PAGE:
may be all it takes. Another surprising fact: some clients are already employed, they just need a place

    to stay while they save enough to afford a place of their own.

    Once someone goes back into the community, they give many times over. The become good fathers

    and mothers, start paying rent, buy clothes, pay taxes. They move from being takers to givers. By in-

    vesting in human potential, they create positive returns to society one person at a time.

    http://www.fastcoexist.com/user/adele-peters

  • Hacienda Heights This year Southern California Gas Co. through their Azusa/Industry

    bases which serve Azusa, Covina, Diamond Bar, Glendora, Industry and San Dimas is gath-

    ering personal items, clothing and potential funds from employees which will be donated to

    the homeless through the East San Gabriel Valley Coalition Winter Shelter which will be

    from Dec. 1 through March 1, 2017 and the Emergency Assistance Center in Hacienda

    Heights. Homeless often feel discouraged, anxious, abandoned. Winston Churchill said, We

    make a living by what we get, but we make a life by what we give.

    We are most grateful for So. Cal Gas. Co.s example of community service, compassion and

    mercy to homeless whose population is growing and who are often unwanted, unloved, and

    uncared for. Real love is selfless, sacrificial, and unconditional. We hope that other business-

    es, small and large, will follow as well. The ESGVCH is a Coalition where all work together

    to help the homeless.

    Working Together With Southern California Gas Employees to Serve

    Our Communities. San Gabriel Valley Herald Examiner Nov. 24-30,

    Crazy Amazing Me: Matthew & Ann Marie Smith & family provide customized 150 socks. Each has a phrase on the bottom for the Homeless. They teach their kids to give back and take

    care of the community.

  • EAST SAN GABRIEL VALLEY COALITION FOR THE HOMELESS

    East San Gabriel Valley Coalition for the Homeless (ESGVCH) is a non-profit, 501c3 charitable organization with a mission to bring hope and restore dignity to individuals and families who are homeless in the San Gabriel Val-ley region. Our goal is always to assist people to find permanent housing and assist them to become self-supporting. Toward this end ESGVCH:

    - Provides emergency and transitional shelter programs

    - Alleviates hunger by providing food

    -Assists with basic daily needs: clothing, hygiene, and transportation

    - Stabilizes individuals and families by making referrals for housing, jobs, education & healthcare

    - Raises community awareness about issues related to homelessness

    - Works collaboratively with others to end hunger and homelessness.

    ESGVCH has four programs: (1) Emergency Assistance Center located in Hacienda Heights is where clients come to receive direct aid (up to 500 client visits per month); (2) Transitional Housing Program -The Bridge Program whereby ESGVCH has a one to six month motel program where we transition our families. This program allows our clients to stabilize with case management setting goals for employment, schooling and other benefits which en-courages success and accountability; (3) Winter Shelter Program that operates within six participating churches located throughout East San Gabriel Valley. Partner churches donate space for the shelter (2 weeks at a time) dur-ing winter months. Last winter over 1100 unduplicated persons spent one or more nights at ESGVCH Winter Shel-ter Program; The Los Angeles Homeless Services Authority (LAHSA) released its 2015 count in San Gabriel Valley, revealing a 21% increase in unsheltered homeless since 2013. Most alarming is the increasing numbers of families without shelter. The need for shelter is urgent! (4) Our newest program, the Encore Program, provides support for outpatient therapy for the homeless who are addicted to substances and seek recovery.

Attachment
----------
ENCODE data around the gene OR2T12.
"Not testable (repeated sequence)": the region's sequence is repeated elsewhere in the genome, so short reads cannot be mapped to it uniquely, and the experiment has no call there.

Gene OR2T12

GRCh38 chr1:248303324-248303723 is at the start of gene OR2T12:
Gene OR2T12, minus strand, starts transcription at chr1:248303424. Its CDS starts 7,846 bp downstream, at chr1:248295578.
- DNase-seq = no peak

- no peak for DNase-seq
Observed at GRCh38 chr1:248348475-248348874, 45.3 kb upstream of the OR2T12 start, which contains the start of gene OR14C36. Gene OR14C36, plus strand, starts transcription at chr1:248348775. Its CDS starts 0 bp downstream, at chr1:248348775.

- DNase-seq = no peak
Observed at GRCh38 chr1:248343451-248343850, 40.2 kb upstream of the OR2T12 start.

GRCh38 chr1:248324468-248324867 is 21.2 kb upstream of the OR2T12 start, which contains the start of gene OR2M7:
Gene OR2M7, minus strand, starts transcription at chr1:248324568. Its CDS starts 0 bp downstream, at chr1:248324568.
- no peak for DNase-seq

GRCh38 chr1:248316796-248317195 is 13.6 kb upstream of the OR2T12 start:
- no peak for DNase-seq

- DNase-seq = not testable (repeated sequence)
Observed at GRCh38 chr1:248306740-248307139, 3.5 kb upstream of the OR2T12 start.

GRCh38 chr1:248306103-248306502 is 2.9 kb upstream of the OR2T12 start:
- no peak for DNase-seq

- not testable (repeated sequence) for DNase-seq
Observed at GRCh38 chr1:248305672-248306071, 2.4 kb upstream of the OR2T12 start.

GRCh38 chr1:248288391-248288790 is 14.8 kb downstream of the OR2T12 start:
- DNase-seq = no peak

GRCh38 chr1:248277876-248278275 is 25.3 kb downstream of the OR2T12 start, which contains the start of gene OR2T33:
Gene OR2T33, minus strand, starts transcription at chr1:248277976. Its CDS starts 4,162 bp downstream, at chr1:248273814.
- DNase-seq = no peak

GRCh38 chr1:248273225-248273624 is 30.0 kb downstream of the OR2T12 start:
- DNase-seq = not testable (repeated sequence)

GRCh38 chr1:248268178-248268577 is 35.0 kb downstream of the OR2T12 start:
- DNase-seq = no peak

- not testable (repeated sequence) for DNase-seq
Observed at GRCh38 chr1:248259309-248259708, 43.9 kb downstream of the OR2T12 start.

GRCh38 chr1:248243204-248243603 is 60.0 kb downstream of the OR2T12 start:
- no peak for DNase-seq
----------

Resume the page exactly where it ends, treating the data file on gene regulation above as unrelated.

Physical Address: St. Martin de Porres Center at St. John Vianney Church 1345 Turnbull Canyon Road Hacienda Heights, CA 91745 Mailing Ad-dress: P. 0. Box 93256 City of Industry, California 91715-3256 Phone: - - Fax: 626-333-7260 E-mail: esgvch@aol.com Donations gratefully accepted through our secure website: www.esgvchomeless.org or by mail.

    http://www.esgvchomeless.org

  • Opening Night of ESGCHs Winter Shelter at

    St. Christopher Church in West Covina.

  • Mailing Address Line 1

    Mailing Address Line 2

    Mailing Address Line 3

    PLEASE PLACE

    ESGVCH.ORG

    St. Joseph had to face some difficult situations in his life. One of them was the

    time when Mary was about to give birth, to have Jesus. .And she gave birth to

    her firstborn son and wrapped him in bands of cloth, and laid him in a man-

    ger, because there was no place for them in the inn (Lk 2:6-7).

    The Bible is very clear about this: there was no room for them.